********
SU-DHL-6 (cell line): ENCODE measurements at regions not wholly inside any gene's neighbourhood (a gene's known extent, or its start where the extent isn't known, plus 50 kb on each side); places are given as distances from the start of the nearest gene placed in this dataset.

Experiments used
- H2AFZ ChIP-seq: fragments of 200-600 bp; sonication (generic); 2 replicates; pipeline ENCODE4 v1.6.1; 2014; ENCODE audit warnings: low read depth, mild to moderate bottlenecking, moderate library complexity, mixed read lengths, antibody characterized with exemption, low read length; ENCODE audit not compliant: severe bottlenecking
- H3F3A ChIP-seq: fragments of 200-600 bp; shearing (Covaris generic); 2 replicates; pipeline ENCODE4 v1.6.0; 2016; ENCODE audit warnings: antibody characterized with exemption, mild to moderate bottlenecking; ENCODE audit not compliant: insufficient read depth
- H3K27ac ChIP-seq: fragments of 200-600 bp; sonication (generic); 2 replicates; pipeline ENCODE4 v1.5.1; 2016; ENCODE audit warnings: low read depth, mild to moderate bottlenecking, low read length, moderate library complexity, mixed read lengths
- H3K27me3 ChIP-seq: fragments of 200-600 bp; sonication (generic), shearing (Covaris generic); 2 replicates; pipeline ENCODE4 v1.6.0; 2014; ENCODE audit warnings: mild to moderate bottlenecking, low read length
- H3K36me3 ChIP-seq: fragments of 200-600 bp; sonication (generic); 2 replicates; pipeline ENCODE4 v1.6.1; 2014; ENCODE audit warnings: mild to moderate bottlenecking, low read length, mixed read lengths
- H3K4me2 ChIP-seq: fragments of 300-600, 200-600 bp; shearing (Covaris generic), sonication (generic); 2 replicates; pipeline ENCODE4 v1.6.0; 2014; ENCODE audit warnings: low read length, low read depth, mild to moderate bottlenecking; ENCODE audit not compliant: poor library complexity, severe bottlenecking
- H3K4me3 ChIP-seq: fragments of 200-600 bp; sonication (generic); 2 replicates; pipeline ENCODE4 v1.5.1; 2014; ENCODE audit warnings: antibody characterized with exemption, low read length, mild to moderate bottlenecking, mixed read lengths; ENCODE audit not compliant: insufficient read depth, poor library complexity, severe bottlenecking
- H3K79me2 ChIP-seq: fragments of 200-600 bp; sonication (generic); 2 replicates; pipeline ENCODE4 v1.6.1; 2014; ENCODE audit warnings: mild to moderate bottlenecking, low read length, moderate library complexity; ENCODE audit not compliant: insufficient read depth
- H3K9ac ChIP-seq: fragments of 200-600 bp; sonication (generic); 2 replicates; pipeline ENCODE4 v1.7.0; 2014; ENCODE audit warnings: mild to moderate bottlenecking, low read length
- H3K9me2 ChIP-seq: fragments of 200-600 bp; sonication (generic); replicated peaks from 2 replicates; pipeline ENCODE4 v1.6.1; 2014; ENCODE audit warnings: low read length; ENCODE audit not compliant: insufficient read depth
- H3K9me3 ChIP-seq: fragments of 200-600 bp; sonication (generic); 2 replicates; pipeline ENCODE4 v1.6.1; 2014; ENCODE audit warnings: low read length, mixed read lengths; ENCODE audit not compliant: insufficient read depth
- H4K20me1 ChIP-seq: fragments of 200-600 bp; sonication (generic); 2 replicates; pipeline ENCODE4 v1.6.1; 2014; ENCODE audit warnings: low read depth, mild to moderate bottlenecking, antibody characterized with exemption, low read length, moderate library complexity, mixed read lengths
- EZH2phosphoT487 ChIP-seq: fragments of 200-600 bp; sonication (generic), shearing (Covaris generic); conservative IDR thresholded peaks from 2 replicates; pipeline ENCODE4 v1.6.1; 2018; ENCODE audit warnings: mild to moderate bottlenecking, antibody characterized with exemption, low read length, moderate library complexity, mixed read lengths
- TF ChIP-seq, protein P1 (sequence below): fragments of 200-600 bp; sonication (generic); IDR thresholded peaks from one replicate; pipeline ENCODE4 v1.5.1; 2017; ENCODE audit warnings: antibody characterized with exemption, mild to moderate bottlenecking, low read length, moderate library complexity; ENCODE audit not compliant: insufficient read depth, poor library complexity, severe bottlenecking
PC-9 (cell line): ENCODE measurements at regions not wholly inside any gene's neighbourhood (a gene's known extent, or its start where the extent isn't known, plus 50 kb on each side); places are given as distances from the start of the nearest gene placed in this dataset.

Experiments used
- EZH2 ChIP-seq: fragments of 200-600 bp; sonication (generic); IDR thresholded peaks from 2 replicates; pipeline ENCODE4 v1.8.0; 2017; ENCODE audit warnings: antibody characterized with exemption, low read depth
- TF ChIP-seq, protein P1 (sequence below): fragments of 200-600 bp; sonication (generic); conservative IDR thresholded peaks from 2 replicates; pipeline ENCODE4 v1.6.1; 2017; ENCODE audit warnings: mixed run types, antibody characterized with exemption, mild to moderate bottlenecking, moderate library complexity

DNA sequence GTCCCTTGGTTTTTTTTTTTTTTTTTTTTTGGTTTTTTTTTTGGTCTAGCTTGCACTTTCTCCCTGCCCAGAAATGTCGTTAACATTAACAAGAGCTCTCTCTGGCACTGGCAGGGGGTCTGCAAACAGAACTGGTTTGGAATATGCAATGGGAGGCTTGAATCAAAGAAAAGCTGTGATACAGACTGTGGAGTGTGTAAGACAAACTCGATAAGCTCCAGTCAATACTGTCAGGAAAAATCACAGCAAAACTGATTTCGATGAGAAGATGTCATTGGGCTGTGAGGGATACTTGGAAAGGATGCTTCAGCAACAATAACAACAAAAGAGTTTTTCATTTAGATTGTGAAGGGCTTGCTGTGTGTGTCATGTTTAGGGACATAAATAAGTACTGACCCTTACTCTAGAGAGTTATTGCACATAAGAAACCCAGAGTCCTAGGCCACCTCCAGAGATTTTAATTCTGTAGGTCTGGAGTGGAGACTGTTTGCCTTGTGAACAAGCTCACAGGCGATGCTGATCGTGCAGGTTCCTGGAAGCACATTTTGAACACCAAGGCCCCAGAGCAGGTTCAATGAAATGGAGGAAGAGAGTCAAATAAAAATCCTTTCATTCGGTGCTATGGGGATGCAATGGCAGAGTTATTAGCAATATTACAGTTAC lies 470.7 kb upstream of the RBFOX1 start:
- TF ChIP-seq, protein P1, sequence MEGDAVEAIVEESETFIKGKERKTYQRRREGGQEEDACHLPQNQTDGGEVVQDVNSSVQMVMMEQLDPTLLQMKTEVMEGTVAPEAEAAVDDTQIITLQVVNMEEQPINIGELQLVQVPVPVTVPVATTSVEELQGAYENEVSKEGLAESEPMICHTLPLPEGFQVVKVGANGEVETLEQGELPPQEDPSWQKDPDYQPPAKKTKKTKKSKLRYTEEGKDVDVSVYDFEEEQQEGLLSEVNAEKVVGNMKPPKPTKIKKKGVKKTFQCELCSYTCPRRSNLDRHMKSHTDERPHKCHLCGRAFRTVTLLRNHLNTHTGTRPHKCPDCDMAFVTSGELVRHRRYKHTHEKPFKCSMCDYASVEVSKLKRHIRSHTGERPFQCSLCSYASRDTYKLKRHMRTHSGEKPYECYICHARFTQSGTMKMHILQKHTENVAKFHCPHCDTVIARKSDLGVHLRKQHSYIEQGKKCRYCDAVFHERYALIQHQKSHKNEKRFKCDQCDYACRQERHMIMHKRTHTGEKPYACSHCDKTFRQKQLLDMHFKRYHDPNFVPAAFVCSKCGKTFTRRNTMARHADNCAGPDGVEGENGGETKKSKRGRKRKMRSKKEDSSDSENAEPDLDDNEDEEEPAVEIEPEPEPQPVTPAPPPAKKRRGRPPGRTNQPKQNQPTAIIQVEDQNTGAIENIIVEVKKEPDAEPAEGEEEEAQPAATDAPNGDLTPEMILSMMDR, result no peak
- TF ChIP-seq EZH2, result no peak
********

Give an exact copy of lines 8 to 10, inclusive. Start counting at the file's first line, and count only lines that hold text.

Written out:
- H3K4me2 ChIP-seq: fragments of 300-600, 200-600 bp; shearing (Covaris generic), sonication (generic); 2 replicates; pipeline ENCODE4 v1.6.0; 2014; ENCODE audit warnings: low read length, low read depth, mild to moderate bottlenecking; ENCODE audit not compliant: poor library complexity, severe bottlenecking
- H3K4me3 ChIP-seq: fragments of 200-600 bp; sonication (generic); 2 replicates; pipeline ENCODE4 v1.5.1; 2014; ENCODE audit warnings: antibody characterized with exemption, low read length, mild to moderate bottlenecking, mixed read lengths; ENCODE audit not compliant: insufficient read depth, poor library complexity, severe bottlenecking
- H3K79me2 ChIP-seq: fragments of 200-600 bp; sonication (generic); 2 replicates; pipeline ENCODE4 v1.6.1; 2014; ENCODE audit warnings: mild to moderate bottlenecking, low read length, moderate library complexity; ENCODE audit not compliant: insufficient read depth